Among the complex of palaces on the Palatine Hill in Rome, archaelogists seem to have discovered the underground passage wherein Caligula was assassinated. I wonder whether places like this—Nero’s Domus Aurea, for instance—will be open for viewers to see when I visit the Eternal City, on the way to Pompeii and Herculaneum, in April?
Archeologists say that they have found the underground passage in which the Emperor Caligula was murdered by his own Praetorian Guard to put an end to his deranged reign of terror.
Gaius Julius Caesar Augustus Germanicus (AD12–AD41), known by his nickname Caligula (Little Boots), was the third emperor of the Roman Empire after Augustus and Tiberius, and like them a member of the Julio-Claudian dynasty.
His assassination was the result of a conspiracy by members of the Senate who hoped to restore the Roman Republic. However the Praetorian Guard declared Caligula’s uncle Claudius emperor instead, thus preserving the monarchy.
Maria Antonietta Tomei, a Rome archeologist, said a cryptoportico or underground corridor discovered beneath the imperial palaces on the Palatine Hill matched exactly the description given by the Rome historian Suetonius, who says that the Emperor was stabbed to death after watching an entertainment. He left via the passageway, where the Praetorian Guard led by its commander, Cassius Chaerea, was lying in wait.
Professor Tomei said she was “absolutely convinced” that the cryptportico was the one in which Caligula met his end. Although it bore builders’ stamps from the time of Claudius, it already existed at the time of Caligula, and had only been restructured by his uncle and successor.
“It is clear that it was Claudius and not Nero, as commonly thought, who gave shape to the imperial palace complex on the Palatine Hill,” she said.
According to Suetonius and the Jewish historian Josephus, Caligula’s assassins also stabbed to death his wife, Caesonia, and killed their infant daughter, Julia Drusilla, by smashing her head against a wall. Caligula’s body was burnt and the ashes interred at the Mausoleum of Augustus, which is still standing near the Tiber. Now a ruin, its tombs were ransacked during the Barbarian invasions of the fifth century.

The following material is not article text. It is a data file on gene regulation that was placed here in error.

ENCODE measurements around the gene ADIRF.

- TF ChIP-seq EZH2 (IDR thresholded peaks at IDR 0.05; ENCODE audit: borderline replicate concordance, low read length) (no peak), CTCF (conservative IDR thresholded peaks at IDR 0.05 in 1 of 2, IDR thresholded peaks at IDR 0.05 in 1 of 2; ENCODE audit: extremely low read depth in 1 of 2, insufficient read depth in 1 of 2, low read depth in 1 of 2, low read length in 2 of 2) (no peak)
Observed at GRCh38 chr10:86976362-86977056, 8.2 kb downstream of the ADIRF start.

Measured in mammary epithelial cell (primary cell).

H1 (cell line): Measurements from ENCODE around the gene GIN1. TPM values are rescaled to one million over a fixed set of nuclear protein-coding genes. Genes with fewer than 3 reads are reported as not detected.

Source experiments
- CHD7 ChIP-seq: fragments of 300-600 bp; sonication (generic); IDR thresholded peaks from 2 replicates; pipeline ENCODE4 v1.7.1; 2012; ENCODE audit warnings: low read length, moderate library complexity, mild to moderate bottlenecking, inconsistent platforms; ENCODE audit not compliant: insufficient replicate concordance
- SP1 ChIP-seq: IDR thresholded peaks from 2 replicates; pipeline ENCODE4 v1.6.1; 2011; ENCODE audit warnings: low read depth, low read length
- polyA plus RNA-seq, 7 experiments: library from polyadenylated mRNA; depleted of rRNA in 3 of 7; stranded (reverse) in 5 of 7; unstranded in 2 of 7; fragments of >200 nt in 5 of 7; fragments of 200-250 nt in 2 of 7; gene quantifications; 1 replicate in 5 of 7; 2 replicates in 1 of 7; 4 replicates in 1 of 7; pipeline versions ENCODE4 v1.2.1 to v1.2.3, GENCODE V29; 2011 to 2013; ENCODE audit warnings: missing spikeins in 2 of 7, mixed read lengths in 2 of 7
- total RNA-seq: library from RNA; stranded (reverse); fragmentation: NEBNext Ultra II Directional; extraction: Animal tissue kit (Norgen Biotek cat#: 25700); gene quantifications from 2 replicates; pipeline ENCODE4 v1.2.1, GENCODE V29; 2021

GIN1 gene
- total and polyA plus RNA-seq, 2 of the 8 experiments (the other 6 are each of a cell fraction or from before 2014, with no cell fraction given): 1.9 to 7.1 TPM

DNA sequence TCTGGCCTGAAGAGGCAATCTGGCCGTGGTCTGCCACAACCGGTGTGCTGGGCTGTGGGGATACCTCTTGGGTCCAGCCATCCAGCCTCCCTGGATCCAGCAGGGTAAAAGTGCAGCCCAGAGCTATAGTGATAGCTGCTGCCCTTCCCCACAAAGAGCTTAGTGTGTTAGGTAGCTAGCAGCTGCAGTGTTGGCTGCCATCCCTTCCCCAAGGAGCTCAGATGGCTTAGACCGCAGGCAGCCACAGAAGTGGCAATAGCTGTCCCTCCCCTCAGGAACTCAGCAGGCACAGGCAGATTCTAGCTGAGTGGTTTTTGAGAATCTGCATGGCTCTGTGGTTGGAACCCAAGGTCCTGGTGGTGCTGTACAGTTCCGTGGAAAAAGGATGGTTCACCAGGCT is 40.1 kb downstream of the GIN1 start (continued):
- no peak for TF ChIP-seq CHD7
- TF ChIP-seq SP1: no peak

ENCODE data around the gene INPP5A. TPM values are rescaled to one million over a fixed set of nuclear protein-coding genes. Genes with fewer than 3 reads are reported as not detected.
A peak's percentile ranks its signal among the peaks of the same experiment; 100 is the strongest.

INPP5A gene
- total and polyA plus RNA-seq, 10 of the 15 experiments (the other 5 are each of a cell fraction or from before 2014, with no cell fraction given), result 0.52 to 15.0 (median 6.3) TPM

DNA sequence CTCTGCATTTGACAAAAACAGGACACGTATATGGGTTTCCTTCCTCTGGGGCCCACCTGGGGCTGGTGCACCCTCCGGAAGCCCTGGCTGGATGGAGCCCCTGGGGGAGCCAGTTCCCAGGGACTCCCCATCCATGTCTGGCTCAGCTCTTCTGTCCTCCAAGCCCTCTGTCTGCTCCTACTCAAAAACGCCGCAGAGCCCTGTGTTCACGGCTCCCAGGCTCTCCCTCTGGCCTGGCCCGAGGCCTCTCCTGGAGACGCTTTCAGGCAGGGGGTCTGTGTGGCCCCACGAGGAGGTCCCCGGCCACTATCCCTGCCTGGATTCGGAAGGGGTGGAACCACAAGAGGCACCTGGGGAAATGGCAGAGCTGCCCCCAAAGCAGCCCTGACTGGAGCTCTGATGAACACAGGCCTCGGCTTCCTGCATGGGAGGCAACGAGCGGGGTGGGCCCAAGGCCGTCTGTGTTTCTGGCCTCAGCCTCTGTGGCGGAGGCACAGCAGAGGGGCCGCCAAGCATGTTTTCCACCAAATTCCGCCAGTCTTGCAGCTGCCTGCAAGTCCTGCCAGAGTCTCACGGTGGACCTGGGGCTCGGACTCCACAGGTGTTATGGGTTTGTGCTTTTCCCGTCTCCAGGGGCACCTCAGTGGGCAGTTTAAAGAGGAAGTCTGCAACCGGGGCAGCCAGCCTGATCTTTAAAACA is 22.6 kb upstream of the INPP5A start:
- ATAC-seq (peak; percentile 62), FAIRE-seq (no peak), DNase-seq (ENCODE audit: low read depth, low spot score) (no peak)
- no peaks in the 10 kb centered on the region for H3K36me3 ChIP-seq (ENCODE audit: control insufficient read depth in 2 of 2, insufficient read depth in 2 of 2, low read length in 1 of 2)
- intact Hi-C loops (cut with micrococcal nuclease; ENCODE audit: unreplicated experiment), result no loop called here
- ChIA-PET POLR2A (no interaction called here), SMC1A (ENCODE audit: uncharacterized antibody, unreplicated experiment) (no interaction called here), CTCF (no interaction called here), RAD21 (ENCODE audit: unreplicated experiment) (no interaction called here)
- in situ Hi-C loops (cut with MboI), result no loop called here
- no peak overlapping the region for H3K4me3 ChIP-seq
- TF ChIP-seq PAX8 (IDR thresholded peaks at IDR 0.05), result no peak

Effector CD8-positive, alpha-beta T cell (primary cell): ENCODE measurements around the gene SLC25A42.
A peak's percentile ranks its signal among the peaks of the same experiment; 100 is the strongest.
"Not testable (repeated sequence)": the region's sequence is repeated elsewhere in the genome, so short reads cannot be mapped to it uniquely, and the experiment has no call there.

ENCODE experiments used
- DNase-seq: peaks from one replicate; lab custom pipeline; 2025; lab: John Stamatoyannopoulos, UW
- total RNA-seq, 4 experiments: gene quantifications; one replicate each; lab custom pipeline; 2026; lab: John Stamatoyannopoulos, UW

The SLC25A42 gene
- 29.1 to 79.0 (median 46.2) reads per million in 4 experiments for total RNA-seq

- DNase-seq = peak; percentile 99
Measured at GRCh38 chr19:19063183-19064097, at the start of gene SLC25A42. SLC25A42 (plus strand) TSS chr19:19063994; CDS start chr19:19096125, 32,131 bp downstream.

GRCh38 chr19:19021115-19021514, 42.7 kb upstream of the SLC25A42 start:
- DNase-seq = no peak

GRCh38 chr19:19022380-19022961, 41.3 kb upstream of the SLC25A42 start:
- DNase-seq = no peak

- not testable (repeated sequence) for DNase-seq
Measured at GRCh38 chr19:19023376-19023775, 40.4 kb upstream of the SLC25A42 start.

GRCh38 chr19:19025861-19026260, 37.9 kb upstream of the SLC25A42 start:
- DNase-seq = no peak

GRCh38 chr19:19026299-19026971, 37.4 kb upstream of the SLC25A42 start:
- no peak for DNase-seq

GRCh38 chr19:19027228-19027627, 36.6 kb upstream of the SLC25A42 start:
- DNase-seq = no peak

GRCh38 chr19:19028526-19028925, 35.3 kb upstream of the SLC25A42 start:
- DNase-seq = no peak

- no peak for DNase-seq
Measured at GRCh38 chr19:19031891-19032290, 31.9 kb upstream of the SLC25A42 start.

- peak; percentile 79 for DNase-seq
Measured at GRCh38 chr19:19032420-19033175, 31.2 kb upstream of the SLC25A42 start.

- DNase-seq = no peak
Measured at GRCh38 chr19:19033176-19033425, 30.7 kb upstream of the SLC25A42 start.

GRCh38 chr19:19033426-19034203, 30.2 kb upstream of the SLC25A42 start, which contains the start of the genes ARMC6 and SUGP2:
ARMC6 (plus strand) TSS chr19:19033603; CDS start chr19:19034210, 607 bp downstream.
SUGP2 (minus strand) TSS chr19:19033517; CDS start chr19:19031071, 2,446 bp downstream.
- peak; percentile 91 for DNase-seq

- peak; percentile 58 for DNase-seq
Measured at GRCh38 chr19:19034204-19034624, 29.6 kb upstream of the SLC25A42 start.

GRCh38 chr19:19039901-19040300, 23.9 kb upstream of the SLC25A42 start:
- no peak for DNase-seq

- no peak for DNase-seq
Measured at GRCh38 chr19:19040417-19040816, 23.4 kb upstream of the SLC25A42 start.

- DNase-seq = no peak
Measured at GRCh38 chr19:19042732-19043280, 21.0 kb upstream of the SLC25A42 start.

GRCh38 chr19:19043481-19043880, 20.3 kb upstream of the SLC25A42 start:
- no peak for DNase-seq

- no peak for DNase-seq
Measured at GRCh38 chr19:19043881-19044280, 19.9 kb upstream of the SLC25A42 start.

Unlike his father Germanicus, a widely admired and upright Roman general, Caligula became a byword for cruelty, excess, insanity and sexual perversion. His nickname derived from the fact that as a small boy he dressed up in a miniature uniform while accompanying his father on military campaigns.
Some scholars maintain that Caligula murdered Tiberius to ensure the succession, or at least ordered his murder. On becoming emperor Caligula was at first hailed as the son of Germanicus, but his behaviour became increasingly psychopathic after he fell ill in AD37 and nearly died. He had all possible opponents, real and imagined — including members of his own family — banished or killed, and seized their properties.
He also proclaimed himself a living god. According to Suetonius, Caligula had incestuous sex with with his sisters Agrippina, Drusilla and Julia Livilla. He also supposedly tried to confer the title of consul on his favourite horse, Incitatus, who had a stable of marble and a collar of precious stones, and had flakes of gold mixed into his oats. Some historians have suggested, however, that such stories were embellished or even invented by Caligula’s many enemies.
Also, Suetonius’s account Gais Caesar’s madness is substantiated by a team of young British archaelogists:
A BRITISH-LED team of archaeologists has identified the legendary palace of the Emperor Caligula in the Forum, proving that the debauched and demented Emperor went so far as to incorporate one of Ancient Rome’s most sacred temples for his private use as a “living deity”.